Newborn Screening

Helping New Parents Understand & Connect with Baby from the Beginning:An Interview with Pediatrician & Author Dr. Harvey Karp

Harvey Karp, M.D., is a nationally-known pediatrician and child development specialist. He is an assistant professor of pediatrics at the UCLA School of Medicine and commits his full-time efforts to writing and lecturing. Dr. Karp received his medical training at the Albert Einstein College of Medicine and is the author of The Happiest Baby on the Block, which has also been developed as an educational DVD and a series of classes for parents. He is also the author of the book and DVD, The Happiest Toddler on the Block. Dr. Karp’s work has been endorsed by the former Surgeon General, the co-founder of Lamaze, La Leche League, Attachment Parenting International and is being used in the state of Pennsylvania’s Breastfeeding Promotion Initiative. He has been featured by the New York Times and Associated Press and has appeared on CNN, ABC World News Tonight, The Dr. Phil Show and many other TV and radio programs. More than 1,400 educators have enrolled in certification training to teach Dr. Karp’s “5 Ss,” at hospitals and clinics throughout North America.

Q. In your work with families, what difficulties do you commonly see new parents struggling with?

A. All babies cry, but most new parents have little or no experience soothing them and few people to turn to for help. Many new moms and dads are bewildered by their newborn’s fussiness, and it is not unusual for them to have a hard time learning how to soothe and connect with their babies in the way they would like to. When a new parent has tried everything they know of to help a screaming baby relax, with limited results, it can be very frustrating and a source of worry. I also see many new parents who are struggling with sleep issues. They are typically sleep-deprived themselves, and they are concerned about establishing good sleep habits with their babies. New moms and dads often wonder if they will ever rest again! All of this can have an impact on how parents and newborns are able to bond with each other and settle into family life together.

Q. What do you tell frazzled parents who want to soothe and bond their new babies?

A. I have found that giving parents a developmental perspective empowers them and helps them learn to calm and connect with their newborn. First, I help them understand the profound differences between the brain of a three-month-old baby and that of a newborn. I discuss with parents the concept of “the fourth trimester,” in which the baby is still developmentally very much like a fetus, and will respond to the same types of soothing that he or she experienced in utero. The fact is, during the first few months of life, babies undergo massive developmental changes, and newborns have very different needs and behaviors than older babies. Inside the womb, fetuses are continually fed, jiggled, cuddled and shushed (the sound our fetuses hear is louder than a vacuum cleaner…24/7). But once they’re born we leave them alone, in almost total stillness, for hours a day. It’s no wonder so many babies have trouble adjusting during those first three months. If new parents can help ease their newborn through the huge transition into the world during those first three months by creating an environment that mimic life inside the womb, it generally means a calmer, happier baby whose cries can be soothed and who can sleep soundly. I teach parents about the “calming reflex,” the virtual off switch for crying that all babies are born with. Parents can turn on this switch by recreating the coziness, the sounds, and the rhythmic motions of the womb. In turn, the parents feel more confident and capable when they learn that they can help their baby through this period of adjustment.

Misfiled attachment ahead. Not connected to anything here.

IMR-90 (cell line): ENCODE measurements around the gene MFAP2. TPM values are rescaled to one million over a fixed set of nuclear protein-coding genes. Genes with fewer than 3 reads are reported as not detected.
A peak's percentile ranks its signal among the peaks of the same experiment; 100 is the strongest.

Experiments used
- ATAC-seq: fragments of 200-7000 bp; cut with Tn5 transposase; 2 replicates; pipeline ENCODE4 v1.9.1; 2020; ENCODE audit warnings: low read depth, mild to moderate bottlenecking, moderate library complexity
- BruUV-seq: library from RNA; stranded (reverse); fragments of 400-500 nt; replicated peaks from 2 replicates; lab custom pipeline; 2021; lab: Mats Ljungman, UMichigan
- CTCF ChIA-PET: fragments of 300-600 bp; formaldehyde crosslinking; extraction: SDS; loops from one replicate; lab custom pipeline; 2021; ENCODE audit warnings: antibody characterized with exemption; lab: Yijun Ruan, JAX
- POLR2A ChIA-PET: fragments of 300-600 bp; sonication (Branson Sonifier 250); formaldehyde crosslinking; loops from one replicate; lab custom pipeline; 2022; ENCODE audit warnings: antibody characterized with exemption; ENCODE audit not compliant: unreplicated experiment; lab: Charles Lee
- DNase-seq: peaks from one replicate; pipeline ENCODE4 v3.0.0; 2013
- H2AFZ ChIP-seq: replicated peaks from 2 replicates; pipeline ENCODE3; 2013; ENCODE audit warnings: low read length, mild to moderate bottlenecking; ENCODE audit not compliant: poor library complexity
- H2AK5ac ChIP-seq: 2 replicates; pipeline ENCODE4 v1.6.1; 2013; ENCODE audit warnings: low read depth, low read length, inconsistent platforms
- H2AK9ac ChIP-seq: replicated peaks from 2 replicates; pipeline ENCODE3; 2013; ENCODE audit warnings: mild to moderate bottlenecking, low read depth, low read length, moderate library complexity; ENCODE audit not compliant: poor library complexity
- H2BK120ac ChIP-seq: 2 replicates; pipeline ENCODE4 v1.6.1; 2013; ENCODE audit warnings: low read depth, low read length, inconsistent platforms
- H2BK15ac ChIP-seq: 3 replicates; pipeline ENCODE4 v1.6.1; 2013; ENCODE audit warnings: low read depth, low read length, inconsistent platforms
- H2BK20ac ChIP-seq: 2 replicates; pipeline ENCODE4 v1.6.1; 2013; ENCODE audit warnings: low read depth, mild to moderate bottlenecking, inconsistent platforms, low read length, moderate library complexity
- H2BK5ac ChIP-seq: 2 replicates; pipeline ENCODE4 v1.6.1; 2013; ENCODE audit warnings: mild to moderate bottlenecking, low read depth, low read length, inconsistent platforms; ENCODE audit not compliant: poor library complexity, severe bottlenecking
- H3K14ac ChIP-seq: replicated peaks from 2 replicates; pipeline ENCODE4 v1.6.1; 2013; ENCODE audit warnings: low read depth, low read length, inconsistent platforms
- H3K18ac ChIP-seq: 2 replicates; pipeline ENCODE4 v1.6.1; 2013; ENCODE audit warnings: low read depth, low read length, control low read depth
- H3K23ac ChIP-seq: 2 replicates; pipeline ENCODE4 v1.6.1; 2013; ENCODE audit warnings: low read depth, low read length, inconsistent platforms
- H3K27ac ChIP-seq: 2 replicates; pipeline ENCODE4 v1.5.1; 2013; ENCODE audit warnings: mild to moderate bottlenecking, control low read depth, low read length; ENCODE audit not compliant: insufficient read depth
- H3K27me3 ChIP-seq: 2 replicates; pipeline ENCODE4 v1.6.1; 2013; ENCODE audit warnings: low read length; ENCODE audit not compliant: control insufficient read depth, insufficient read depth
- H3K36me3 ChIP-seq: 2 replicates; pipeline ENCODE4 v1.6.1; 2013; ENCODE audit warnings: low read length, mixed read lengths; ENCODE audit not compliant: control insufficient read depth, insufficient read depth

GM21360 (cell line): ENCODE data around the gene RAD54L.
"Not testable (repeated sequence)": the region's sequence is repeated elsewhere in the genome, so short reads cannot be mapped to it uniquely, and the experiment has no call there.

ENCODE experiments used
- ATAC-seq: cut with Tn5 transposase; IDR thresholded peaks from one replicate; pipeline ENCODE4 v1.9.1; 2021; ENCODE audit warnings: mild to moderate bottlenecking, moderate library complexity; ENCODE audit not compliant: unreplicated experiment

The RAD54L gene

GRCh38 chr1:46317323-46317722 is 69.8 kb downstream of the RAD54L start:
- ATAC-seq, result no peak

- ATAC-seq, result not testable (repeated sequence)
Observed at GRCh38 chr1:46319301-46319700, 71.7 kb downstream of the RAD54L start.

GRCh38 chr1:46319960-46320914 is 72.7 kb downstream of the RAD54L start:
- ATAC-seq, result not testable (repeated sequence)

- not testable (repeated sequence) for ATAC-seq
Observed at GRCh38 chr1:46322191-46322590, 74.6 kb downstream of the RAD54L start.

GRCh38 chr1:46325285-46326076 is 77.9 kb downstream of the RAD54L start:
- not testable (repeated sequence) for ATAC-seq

Q. Are there specific techniques new parents can use to soothe babies during the early months?

A. There are several techniques that effectively trigger a baby’s innate “calming reflex.” I call the main five techniques the “5 S’s” and I teach them to new parents who want to help their newborn relax, calm crying spells quickly, and sleep an extra one to two hours each night:

  • Swaddling: The correct technique for swaddling full-term babies is with the arms down and firmly wrapped. This prevents newborns from startling themselves with flailing arms and recreates the snug, reassuring feeling they had inside the womb. Babies must never be overheated or have loose blankets in bed with them.
  • Side (or Stomach): While babies should always be placed to sleep on their backs for the prevention of Sudden Infant Death Syndrome (SIDS), parents can help calm a baby by using the newborn’s “feel-good” position. Holding a newborn on the side or stomach will trigger the “calming reflex” and will switch off the falling (or Moro) reflex. Holds such as the “reverse breastfeeding” are tried-and-true ways to cuddle and calm a crying baby.
  • Shhhh: A brisk, loud “shushing” sound triggers your baby’s calming reflex by mimicking the loud, rhythmic sounds a newborn is accustomed to hearing while in utero. While some parents hesitate to “shush” loudly, I remind them that quiet “shushing” often fails to soothe a crying newborn because the constant “wooshing” sounds inside the womb are as loud as a vacuum! Some parents find that their babies respond very well to other types of white noise, such as that generated by a white noise machine, radio static in between channels, or the sound of a hairdryer.